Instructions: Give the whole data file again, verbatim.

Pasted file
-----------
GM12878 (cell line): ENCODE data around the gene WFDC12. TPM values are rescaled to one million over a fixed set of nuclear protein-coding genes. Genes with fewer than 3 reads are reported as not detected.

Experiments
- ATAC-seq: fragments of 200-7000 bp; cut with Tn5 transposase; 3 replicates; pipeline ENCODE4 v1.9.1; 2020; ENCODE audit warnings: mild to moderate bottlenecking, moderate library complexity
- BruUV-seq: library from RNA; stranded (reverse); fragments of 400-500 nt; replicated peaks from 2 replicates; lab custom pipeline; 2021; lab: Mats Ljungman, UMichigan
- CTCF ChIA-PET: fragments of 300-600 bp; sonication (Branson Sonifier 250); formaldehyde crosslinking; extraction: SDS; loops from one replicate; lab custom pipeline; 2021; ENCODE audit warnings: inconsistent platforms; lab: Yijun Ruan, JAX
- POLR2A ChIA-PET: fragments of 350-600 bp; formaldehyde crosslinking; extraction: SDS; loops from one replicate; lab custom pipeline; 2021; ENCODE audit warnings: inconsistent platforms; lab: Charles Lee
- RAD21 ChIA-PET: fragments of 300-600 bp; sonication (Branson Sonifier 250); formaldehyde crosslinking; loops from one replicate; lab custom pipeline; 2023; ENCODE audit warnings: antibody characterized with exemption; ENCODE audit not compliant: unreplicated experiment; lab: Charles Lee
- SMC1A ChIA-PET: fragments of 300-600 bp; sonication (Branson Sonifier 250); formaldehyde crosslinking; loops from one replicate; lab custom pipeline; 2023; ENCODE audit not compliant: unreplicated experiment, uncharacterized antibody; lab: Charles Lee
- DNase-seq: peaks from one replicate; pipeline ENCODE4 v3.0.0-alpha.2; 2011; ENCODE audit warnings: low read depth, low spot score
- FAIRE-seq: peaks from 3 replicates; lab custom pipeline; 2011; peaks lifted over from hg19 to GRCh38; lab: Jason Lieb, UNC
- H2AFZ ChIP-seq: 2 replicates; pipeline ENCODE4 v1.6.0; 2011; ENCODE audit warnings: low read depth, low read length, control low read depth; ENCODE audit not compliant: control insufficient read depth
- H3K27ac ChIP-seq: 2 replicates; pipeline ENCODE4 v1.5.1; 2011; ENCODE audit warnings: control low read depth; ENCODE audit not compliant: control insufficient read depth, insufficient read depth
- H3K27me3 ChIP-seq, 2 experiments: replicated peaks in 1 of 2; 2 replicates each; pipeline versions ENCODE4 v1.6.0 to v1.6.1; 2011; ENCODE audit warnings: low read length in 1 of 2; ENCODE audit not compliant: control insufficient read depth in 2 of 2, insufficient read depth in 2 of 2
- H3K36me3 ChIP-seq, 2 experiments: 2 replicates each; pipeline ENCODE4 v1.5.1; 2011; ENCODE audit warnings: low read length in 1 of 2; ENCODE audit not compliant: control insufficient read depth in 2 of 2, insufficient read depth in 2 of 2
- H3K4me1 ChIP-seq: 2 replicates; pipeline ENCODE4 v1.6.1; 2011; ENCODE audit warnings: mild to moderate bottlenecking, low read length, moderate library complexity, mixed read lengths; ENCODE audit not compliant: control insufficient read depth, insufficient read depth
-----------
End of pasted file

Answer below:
GM12878 (cell line): ENCODE data around the gene WFDC12. TPM values are rescaled to one million over a fixed set of nuclear protein-coding genes. Genes with fewer than 3 reads are reported as not detected.

Experiments
- ATAC-seq: fragments of 200-7000 bp; cut with Tn5 transposase; 3 replicates; pipeline ENCODE4 v1.9.1; 2020; ENCODE audit warnings: mild to moderate bottlenecking, moderate library complexity
- BruUV-seq: library from RNA; stranded (reverse); fragments of 400-500 nt; replicated peaks from 2 replicates; lab custom pipeline; 2021; lab: Mats Ljungman, UMichigan
- CTCF ChIA-PET: fragments of 300-600 bp; sonication (Branson Sonifier 250); formaldehyde crosslinking; extraction: SDS; loops from one replicate; lab custom pipeline; 2021; ENCODE audit warnings: inconsistent platforms; lab: Yijun Ruan, JAX
- POLR2A ChIA-PET: fragments of 350-600 bp; formaldehyde crosslinking; extraction: SDS; loops from one replicate; lab custom pipeline; 2021; ENCODE audit warnings: inconsistent platforms; lab: Charles Lee
- RAD21 ChIA-PET: fragments of 300-600 bp; sonication (Branson Sonifier 250); formaldehyde crosslinking; loops from one replicate; lab custom pipeline; 2023; ENCODE audit warnings: antibody characterized with exemption; ENCODE audit not compliant: unreplicated experiment; lab: Charles Lee
- SMC1A ChIA-PET: fragments of 300-600 bp; sonication (Branson Sonifier 250); formaldehyde crosslinking; loops from one replicate; lab custom pipeline; 2023; ENCODE audit not compliant: unreplicated experiment, uncharacterized antibody; lab: Charles Lee
- DNase-seq: peaks from one replicate; pipeline ENCODE4 v3.0.0-alpha.2; 2011; ENCODE audit warnings: low read depth, low spot score
- FAIRE-seq: peaks from 3 replicates; lab custom pipeline; 2011; peaks lifted over from hg19 to GRCh38; lab: Jason Lieb, UNC
- H2AFZ ChIP-seq: 2 replicates; pipeline ENCODE4 v1.6.0; 2011; ENCODE audit warnings: low read depth, low read length, control low read depth; ENCODE audit not compliant: control insufficient read depth
- H3K27ac ChIP-seq: 2 replicates; pipeline ENCODE4 v1.5.1; 2011; ENCODE audit warnings: control low read depth; ENCODE audit not compliant: control insufficient read depth, insufficient read depth
- H3K27me3 ChIP-seq, 2 experiments: replicated peaks in 1 of 2; 2 replicates each; pipeline versions ENCODE4 v1.6.0 to v1.6.1; 2011; ENCODE audit warnings: low read length in 1 of 2; ENCODE audit not compliant: control insufficient read depth in 2 of 2, insufficient read depth in 2 of 2
- H3K36me3 ChIP-seq, 2 experiments: 2 replicates each; pipeline ENCODE4 v1.5.1; 2011; ENCODE audit warnings: low read length in 1 of 2; ENCODE audit not compliant: control insufficient read depth in 2 of 2, insufficient read depth in 2 of 2
- H3K4me1 ChIP-seq: 2 replicates; pipeline ENCODE4 v1.6.1; 2011; ENCODE audit warnings: mild to moderate bottlenecking, low read length, moderate library complexity, mixed read lengths; ENCODE audit not compliant: control insufficient read depth, insufficient read depth